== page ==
One of my favorite parts of Windows is the ability to selectively turn features on or off. For instance, on a tablet you can turn on Tablet PC components; on a desktop you can disable these and potentially enable other features as well.

It provides you with a list of checkboxes that lets you choose which programs and features you want to disable or enable.

So: Is there any Mac equivalent of Windows' Turn Windows Features On or Off?


I'm looking for a central place to see a list of checkboxes that display a large amount of features that I can turn on or off.

  • Your best chance would be to look in the System Preferences application, but if you don't have a specific feature you are looking for you will just have to explore. – ughoavgfhw Mar 30 '12 at 1:03
  • What sort of features are you thinking of? Stuff like Launchpad, Exposé, Finder, Safari? – Cajunluke Mar 30 '12 at 1:19
  • You are talking about the feature in Windows that lets you theoretically turn on Internet Explorer and the like, correct? – jmlumpkin Mar 30 '12 at 1:23
  • @jmlumpkin: Correct. – JavaAndCSharp Mar 30 '12 at 2:59

The Mac OS doesn't directly have a feature like this, mainly due to how the OS and supporting Applications are separated differently than Windows.

Looking a while back, Microsoft was having some issues with anti-trust lawsuits, and the inability to really separate IE from Windows. From how I understood it, part of this feature (at least the user facing side, not the server side) was enabled to help users 'Turn off IE'.

This grew on Windows two ways - one to let users 'remove' features that they didn't want to use, and two - to enable and disable server or other components.

Following the first of the above - this is much easier on the Mac - just drag the Application to the trash. Don't want to have iPhoto on your machine, just delete it. You can always reinstall it later from the media or Mac App Store. While certain API's do tie into different Applications (think media browsers in Pages, etc), the OS doesn't have to always have these applications to run. And to my understanding (although I have never tried it), you could theoretically remove iTunes or Safari if you wanted (although, WebKit is still being used, and may require Safari).

As for the second item above - server or other features - this is also much different on the Mac. For the actual server functions (outside of the Unix tools), you now just buy an app from the Mac App Store (you used to buy a different version of the Mac OS that was much more expensive). On Mac OS client, there is no direct way to fully remove a feature, say apache, without deleting the binaries, etc. from the actual UNIX paths. So, in this case, there really is not a direct correlation on the Mac OS.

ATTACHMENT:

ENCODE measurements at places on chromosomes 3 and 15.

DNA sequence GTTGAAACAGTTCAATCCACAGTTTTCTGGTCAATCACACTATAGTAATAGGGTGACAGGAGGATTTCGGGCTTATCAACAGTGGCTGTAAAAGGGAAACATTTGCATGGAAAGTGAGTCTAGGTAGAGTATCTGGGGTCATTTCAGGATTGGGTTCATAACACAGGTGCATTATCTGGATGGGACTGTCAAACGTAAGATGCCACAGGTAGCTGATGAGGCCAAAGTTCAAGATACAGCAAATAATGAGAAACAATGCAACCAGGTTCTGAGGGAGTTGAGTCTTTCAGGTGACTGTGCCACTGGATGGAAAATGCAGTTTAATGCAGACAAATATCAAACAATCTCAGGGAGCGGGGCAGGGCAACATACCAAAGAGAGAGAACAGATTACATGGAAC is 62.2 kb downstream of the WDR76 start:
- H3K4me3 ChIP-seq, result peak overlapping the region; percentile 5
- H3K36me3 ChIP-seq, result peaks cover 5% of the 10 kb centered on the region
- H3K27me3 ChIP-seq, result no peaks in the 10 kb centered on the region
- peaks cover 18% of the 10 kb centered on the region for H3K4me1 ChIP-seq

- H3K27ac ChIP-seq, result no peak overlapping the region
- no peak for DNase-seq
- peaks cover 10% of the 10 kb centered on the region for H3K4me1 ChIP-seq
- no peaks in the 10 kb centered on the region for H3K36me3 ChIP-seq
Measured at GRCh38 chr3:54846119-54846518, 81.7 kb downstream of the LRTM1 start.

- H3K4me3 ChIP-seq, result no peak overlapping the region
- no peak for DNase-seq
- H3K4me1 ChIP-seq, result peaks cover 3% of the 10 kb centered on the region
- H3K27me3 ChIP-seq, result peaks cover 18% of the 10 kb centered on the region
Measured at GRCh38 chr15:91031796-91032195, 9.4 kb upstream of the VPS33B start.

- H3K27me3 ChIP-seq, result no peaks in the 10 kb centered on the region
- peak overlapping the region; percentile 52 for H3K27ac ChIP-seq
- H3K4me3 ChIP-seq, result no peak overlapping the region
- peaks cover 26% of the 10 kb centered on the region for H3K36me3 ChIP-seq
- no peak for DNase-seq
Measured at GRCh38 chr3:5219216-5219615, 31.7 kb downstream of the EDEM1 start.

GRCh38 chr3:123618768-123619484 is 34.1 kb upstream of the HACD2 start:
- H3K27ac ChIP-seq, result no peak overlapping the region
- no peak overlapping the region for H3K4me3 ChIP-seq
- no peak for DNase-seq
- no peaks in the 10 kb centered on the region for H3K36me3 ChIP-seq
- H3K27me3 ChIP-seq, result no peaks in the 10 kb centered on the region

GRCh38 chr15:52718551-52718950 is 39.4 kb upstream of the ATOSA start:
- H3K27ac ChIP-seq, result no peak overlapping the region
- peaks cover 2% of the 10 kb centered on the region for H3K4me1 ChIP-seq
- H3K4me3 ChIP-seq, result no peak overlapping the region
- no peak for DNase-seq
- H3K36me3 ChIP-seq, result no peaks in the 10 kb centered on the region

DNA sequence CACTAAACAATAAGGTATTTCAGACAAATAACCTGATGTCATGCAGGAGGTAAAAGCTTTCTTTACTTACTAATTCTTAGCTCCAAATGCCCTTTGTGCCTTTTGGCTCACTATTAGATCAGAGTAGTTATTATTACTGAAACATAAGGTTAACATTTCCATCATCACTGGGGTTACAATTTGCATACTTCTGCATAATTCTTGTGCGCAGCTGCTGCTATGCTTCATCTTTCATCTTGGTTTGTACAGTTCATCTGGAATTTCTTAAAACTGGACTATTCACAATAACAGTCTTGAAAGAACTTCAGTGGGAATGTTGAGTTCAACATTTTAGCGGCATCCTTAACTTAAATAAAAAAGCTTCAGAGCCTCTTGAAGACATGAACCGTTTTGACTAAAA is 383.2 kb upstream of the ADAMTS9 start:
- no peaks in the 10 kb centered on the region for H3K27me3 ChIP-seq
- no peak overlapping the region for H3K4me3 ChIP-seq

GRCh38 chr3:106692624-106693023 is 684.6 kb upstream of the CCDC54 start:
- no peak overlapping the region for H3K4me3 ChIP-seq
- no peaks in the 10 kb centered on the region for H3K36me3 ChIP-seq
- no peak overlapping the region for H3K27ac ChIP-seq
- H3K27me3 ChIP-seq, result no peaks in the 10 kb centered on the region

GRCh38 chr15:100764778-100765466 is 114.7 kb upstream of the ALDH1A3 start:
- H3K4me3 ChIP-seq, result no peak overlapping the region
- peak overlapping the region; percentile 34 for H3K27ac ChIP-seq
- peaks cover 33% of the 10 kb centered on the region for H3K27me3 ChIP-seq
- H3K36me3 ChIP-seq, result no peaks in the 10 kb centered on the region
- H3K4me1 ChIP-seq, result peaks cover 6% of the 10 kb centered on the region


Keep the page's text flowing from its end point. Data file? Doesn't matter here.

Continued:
When it does come to certain 'server-like' features in the Mac OS (for example setting up file shares, ssh, etc), these are under System Preferences -> Sharing.

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Finally, the Mac OS tries to be a bit smarter about this too. Take for example your 'tablet features' for Windows. If the Mac actually supported a tablet in that case, they would show you an item in System Preferences. A great example like this is mice/trackpads. Depending on what is actually connected to your machine, you see (if you have a Mac without a trackpad, you don't see the trackpad option - or at least it used to - my air is showing the options for a mouse right now).

To turn off specific features (say Time Machine, etc), you still have to go to each items 'control panel' if you will under System Preferences, versus one place to turn them all off. There may be tools like Onyx that let you have a bit more control over things (a review here), but this isn't really built into the OS in one place.

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System Preferences. This can be accessed via the "Apple menu" in the top left corner of the screen.


Once opened, the "preference panes," as they are called, are arranged by type of category. If you're looking for a specific preference, you can also use the search box in the top right corner of the window.

enter image description here

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  • He's trying to remove features rather than disabling preferences, but I think your answer is as close as you can get. – Andrew Larsson Mar 30 '12 at 5:05

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